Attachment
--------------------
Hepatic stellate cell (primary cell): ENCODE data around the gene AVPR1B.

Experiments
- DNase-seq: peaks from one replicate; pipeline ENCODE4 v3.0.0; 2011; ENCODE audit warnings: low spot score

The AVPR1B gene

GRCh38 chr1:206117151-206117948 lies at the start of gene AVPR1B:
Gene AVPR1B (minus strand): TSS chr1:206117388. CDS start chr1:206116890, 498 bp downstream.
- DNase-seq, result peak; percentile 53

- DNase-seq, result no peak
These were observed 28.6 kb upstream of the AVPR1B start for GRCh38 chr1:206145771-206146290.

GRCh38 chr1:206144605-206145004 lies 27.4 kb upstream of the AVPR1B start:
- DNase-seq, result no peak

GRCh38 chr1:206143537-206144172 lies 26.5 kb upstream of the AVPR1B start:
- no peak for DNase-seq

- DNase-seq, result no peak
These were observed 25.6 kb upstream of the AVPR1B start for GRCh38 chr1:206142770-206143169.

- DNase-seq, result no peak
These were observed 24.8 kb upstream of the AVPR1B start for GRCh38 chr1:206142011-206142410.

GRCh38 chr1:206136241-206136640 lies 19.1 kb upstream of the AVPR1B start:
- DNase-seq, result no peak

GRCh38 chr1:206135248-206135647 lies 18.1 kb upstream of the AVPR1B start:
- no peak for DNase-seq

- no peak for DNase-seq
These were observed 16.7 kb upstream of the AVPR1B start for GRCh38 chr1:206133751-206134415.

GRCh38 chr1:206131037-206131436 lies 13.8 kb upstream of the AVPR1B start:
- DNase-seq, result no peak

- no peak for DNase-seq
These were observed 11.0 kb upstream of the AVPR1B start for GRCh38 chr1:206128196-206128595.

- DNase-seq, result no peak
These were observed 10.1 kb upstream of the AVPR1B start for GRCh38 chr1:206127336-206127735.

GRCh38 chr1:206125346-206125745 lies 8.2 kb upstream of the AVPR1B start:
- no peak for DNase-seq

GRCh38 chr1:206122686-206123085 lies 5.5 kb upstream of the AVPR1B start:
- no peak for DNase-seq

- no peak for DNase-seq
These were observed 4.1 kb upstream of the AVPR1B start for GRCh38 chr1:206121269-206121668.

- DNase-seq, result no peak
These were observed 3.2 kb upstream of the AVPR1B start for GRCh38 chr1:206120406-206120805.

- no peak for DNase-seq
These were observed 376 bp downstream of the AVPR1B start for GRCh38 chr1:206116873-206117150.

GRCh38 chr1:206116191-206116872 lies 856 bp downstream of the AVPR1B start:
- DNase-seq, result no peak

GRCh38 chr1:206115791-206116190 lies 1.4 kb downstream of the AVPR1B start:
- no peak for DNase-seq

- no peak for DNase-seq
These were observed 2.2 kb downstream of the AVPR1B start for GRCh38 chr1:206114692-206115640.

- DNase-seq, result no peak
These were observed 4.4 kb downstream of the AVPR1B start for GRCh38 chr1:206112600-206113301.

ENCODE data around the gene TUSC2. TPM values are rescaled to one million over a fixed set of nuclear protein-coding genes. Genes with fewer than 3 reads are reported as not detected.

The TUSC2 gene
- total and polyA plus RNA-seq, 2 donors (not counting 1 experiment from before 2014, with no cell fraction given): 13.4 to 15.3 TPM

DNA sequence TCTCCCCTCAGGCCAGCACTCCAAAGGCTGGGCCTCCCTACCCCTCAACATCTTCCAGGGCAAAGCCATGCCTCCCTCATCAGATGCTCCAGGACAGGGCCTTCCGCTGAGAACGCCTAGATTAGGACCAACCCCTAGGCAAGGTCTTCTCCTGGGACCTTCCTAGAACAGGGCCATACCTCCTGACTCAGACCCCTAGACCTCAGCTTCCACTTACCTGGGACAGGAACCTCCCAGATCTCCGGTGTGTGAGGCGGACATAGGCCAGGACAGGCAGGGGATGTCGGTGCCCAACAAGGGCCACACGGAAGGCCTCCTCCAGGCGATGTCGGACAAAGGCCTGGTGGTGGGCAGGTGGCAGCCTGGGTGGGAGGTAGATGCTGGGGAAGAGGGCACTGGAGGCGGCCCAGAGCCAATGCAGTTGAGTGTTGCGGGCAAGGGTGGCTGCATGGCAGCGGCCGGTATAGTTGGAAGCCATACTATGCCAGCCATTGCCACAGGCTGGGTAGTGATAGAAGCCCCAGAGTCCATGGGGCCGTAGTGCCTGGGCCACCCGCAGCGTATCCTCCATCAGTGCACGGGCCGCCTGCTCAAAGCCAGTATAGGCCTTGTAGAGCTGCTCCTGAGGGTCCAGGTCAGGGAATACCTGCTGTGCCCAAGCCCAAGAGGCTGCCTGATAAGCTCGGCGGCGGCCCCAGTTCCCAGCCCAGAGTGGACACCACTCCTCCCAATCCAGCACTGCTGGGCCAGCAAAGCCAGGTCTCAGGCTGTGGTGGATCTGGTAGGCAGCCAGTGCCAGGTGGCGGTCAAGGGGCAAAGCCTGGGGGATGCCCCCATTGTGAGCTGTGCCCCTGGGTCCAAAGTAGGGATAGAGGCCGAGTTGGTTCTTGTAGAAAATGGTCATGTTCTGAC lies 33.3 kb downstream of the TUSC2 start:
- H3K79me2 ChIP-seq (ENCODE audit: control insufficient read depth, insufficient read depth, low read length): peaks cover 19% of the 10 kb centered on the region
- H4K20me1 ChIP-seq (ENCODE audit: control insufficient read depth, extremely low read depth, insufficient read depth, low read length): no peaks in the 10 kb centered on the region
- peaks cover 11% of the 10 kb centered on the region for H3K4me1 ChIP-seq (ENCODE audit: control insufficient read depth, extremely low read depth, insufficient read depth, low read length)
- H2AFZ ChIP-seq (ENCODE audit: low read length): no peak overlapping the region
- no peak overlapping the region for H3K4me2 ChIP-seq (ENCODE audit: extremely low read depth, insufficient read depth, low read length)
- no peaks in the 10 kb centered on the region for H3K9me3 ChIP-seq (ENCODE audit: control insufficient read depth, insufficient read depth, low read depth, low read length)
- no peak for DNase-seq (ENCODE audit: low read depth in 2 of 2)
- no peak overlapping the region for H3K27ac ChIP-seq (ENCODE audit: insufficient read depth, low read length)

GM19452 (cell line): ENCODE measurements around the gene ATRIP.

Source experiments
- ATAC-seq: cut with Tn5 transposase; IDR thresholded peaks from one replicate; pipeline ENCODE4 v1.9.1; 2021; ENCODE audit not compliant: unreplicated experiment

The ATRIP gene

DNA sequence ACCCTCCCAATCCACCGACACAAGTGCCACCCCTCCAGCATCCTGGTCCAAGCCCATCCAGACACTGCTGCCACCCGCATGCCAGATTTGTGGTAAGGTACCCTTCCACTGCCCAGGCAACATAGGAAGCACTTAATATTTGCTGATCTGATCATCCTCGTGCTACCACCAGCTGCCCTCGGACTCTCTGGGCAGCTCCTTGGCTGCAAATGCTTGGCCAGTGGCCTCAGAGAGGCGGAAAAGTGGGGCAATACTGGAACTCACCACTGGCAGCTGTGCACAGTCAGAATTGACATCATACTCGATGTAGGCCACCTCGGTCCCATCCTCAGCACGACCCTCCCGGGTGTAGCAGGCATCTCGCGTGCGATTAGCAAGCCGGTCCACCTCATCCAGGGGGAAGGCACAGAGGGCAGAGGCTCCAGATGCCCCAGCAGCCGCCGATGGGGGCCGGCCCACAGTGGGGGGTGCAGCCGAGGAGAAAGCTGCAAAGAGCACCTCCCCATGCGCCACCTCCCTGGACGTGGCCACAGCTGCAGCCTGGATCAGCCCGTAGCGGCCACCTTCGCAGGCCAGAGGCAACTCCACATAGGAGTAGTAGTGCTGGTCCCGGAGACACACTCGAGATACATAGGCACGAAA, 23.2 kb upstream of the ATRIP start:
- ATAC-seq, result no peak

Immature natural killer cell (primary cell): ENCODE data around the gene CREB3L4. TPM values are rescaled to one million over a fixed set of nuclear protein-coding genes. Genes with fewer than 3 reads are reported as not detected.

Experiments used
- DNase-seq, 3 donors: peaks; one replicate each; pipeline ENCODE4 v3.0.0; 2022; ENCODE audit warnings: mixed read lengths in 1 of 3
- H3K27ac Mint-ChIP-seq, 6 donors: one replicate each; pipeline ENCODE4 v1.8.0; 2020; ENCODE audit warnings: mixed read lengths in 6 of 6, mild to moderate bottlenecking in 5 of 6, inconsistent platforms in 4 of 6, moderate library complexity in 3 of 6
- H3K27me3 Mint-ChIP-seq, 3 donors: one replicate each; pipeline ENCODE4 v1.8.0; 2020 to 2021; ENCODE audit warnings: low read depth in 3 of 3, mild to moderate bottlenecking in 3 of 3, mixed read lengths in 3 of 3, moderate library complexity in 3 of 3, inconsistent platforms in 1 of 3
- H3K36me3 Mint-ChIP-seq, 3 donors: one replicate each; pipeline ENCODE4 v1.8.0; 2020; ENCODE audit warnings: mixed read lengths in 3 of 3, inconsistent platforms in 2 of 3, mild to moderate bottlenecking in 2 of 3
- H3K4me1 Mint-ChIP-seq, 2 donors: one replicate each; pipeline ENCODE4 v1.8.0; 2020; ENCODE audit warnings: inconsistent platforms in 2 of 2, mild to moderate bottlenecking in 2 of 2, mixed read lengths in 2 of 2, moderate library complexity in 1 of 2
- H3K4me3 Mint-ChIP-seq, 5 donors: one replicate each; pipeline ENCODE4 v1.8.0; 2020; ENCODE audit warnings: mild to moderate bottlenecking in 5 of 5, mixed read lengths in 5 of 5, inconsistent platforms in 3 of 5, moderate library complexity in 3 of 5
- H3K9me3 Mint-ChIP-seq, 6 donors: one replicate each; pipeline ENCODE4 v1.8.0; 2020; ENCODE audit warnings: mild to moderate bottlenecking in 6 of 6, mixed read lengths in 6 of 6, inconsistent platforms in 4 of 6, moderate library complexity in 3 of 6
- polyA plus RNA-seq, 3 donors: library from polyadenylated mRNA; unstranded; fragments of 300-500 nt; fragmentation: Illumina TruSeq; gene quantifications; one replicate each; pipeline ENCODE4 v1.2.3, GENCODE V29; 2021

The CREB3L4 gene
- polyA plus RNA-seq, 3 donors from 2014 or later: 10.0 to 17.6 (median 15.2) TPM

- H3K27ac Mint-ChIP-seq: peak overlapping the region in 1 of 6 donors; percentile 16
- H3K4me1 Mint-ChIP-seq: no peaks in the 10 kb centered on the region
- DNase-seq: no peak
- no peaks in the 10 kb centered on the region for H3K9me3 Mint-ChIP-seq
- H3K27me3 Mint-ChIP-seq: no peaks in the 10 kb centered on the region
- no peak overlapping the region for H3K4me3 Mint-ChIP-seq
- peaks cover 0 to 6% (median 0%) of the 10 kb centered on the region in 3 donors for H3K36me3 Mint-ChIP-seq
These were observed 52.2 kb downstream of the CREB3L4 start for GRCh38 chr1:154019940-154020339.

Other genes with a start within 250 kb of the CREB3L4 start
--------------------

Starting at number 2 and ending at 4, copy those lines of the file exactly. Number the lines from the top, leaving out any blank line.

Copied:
Experiments
- DNase-seq: peaks from one replicate; pipeline ENCODE4 v3.0.0; 2011; ENCODE audit warnings: low spot score

The AVPR1B gene